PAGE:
Terri-Jane Yuzda

No Water Tonight, No Water Tomorrow

An Engineers Without Borders intern returns home with a new appreciation of reliable drinking water, after examining the harsh realities of drought in India.


The Long and Thirsty Ride
An elderly man searches for water (above). During the 2002 Annur Block drought, it wasn't always found. People of the watershed, a dried-up, 20-hectare reservoir, and the stark contrast of a lush Nilgris District scene (bottom of page, from left).


Engineers Without Borders

In the middle of December the sun roasts your skin as dust settles in the sweaty grooves of your arms, legs and crow lines. Saliva begins to taste salty, you gulp, but your thirst swells like an itch you can't scratch.

There is a well on your neighbour's land but now it is dry. There is a village with a tap that draws drinking water from the Bhavani River, but now the flow is turned off because the designated hour to use it has passed.

With an empty bucket strapped tightly to the back of your bike, you ride towards home. When you get there, you will tell your family there is no water for tonight and none for tomorrow night either.

Internship Begins

My environmental engineering internship in India with Engineers Without Borders began Nov. 1, 2002. I arrived early in the morning at the foot of the lush mountains of Nilgiris District, and I was driven up, through a series of hairpin curves, to the Rural Development Organization. It would be my home for the next four and a half months.
As we climbed to 2,000 metres above sea level my lungs drank the sweet concoction of mountain dew and flowery fragrances. My mind swirled at the force of the newly formed waterfalls carving ever deeper the old paths in the brick-red, steep slopes, just as they had done in seasons passed. I had arrived just in time for the northeast winter monsoon, which supplied Tamil Nadu State with majority of its rainfall.

Like all interns before me I was in awe. I tried to piece together what was going on around me for the next few weeks until our work began in the watershed area of Annur Block, 100 kilometres away.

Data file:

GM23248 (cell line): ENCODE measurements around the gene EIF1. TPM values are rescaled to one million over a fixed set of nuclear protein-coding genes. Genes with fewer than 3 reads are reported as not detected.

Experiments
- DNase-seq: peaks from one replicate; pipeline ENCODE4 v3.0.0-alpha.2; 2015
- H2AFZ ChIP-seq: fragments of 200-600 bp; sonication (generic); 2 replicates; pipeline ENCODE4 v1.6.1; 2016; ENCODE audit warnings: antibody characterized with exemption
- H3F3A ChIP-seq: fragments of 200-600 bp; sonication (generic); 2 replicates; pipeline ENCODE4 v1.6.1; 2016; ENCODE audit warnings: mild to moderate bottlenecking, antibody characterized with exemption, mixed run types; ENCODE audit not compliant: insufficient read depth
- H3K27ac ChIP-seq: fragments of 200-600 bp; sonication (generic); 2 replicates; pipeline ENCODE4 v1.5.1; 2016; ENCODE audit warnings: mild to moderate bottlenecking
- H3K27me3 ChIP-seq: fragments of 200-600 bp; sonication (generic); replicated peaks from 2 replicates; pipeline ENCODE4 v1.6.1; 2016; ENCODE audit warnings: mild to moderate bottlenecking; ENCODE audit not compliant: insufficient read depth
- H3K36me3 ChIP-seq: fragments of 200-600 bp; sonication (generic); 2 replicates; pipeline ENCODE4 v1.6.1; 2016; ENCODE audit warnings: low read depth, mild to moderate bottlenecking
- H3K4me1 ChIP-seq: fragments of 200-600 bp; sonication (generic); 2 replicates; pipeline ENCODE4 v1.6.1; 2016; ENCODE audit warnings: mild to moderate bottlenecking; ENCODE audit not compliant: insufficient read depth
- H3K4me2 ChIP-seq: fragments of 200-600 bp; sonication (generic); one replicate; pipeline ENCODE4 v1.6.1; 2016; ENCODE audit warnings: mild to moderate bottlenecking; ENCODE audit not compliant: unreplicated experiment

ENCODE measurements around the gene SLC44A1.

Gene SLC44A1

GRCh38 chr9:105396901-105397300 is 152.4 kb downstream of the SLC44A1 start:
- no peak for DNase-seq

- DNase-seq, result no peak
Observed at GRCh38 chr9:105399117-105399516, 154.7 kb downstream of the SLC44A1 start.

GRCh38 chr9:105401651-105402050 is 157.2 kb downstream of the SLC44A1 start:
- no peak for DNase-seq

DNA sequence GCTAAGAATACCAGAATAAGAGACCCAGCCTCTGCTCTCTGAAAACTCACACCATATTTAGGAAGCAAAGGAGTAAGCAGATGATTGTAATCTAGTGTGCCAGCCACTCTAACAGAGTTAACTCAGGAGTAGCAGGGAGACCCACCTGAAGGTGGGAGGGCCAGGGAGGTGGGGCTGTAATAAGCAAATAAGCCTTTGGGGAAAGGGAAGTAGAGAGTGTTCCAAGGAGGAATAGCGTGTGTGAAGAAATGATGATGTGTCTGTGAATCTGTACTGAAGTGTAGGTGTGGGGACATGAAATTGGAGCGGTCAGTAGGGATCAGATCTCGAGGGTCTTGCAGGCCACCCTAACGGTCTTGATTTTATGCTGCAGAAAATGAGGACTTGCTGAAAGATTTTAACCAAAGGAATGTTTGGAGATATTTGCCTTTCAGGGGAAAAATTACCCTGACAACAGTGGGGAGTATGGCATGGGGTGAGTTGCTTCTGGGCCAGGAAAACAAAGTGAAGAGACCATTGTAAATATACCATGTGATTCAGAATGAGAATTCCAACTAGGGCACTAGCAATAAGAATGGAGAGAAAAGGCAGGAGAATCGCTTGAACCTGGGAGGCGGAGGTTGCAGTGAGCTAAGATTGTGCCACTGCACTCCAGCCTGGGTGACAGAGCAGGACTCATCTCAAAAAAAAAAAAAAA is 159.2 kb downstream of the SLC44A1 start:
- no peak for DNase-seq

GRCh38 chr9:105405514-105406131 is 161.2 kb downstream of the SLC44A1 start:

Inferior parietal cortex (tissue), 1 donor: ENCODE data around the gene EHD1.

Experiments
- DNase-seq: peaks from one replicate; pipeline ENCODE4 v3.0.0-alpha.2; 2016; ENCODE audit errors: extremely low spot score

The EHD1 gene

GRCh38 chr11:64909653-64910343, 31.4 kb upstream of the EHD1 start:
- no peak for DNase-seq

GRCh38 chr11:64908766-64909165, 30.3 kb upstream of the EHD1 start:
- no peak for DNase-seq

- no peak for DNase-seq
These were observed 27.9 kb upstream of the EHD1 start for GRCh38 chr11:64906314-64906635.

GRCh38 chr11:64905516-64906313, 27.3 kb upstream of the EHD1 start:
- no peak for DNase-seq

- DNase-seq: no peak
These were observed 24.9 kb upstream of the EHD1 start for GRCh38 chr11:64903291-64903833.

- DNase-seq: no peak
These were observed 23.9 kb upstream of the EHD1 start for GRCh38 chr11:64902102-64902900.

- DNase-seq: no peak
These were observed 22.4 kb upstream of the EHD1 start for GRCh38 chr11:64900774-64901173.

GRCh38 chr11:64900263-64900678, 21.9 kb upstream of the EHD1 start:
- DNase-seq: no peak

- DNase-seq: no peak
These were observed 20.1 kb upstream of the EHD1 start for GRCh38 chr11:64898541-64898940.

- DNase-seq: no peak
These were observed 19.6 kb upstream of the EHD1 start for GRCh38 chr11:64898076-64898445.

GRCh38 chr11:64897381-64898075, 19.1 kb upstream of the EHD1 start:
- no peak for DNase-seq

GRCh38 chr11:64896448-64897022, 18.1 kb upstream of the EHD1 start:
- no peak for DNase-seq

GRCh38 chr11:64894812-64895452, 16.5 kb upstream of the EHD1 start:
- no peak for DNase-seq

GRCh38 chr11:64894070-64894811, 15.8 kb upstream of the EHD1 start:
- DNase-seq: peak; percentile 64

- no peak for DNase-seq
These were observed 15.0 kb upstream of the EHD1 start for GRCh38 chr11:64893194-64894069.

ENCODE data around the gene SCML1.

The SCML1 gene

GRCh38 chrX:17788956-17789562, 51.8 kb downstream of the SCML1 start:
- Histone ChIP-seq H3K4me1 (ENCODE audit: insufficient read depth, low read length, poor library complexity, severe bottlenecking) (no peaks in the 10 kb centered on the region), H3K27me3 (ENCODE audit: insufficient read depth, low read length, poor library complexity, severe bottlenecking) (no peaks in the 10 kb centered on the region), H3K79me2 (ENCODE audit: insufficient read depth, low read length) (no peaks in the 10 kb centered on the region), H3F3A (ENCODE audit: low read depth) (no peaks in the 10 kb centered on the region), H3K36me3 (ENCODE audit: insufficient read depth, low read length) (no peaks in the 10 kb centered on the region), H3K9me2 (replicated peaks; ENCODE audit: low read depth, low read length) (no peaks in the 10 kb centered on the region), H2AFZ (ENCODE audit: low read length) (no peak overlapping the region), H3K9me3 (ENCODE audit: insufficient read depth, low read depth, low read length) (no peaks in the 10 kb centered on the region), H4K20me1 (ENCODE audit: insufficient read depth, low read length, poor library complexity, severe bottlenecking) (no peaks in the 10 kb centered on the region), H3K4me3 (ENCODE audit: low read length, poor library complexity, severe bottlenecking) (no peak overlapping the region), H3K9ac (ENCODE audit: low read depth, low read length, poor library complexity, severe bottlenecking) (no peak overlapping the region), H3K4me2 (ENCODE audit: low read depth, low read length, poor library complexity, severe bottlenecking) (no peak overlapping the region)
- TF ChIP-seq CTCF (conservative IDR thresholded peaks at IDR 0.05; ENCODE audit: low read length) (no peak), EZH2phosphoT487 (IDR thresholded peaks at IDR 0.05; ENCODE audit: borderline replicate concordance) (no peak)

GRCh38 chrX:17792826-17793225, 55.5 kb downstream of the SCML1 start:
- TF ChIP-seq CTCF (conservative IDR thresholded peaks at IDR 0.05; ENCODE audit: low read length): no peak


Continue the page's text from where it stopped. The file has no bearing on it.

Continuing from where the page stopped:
The Rural Development Organization had undertaken a watershed management project under the Watershed Conservation and Development Program, devised by the government of India. The sole foucs of my work for the RDO became ocumenting the socio-economic profile of the people, along with the present condition and kind of degradation of the land. Over the next couple of months my colleague, translator, friend and I gathered information.
We drove down from the mountains to the neighbouring district of Coimbatore where Annur Block sits on the plateau of gently sloping hills. The scenery and altitude quickly changed from raging waterfalls to dried up water tanks, as we dropped from 2,000 metres above sea level to 400.

Flourishing moist forests, tea estates, fertile farm terraces covered with potatoes and carrots gave way to uncultivated wasteland and umbrella like bushes and cacti carpeting a dried up water tank.

In the gullies stood masonry check dams and percolation tanks, silent giants waiting, waiting, waiting to arrest surface flow and recharge groundwater. But according to the people, rain no longer visits the plains as it once did.

Up to December of 2002 only 26 rainy days were counted in the year, supplying 23 centimetres of precipitation. Nevertheless, some farmers extracted water from open wells and bore wells to irrigate their maize, sugarcane or small patches of cash crops such as tobacco.

Cultivation Ceases

During drought, cultivation simply ceased so drinking water could go to a population of 3,400 living in the watershed area. Annur Block, already a drought-prone zone, was feeling the effects of the 2002 drought severely.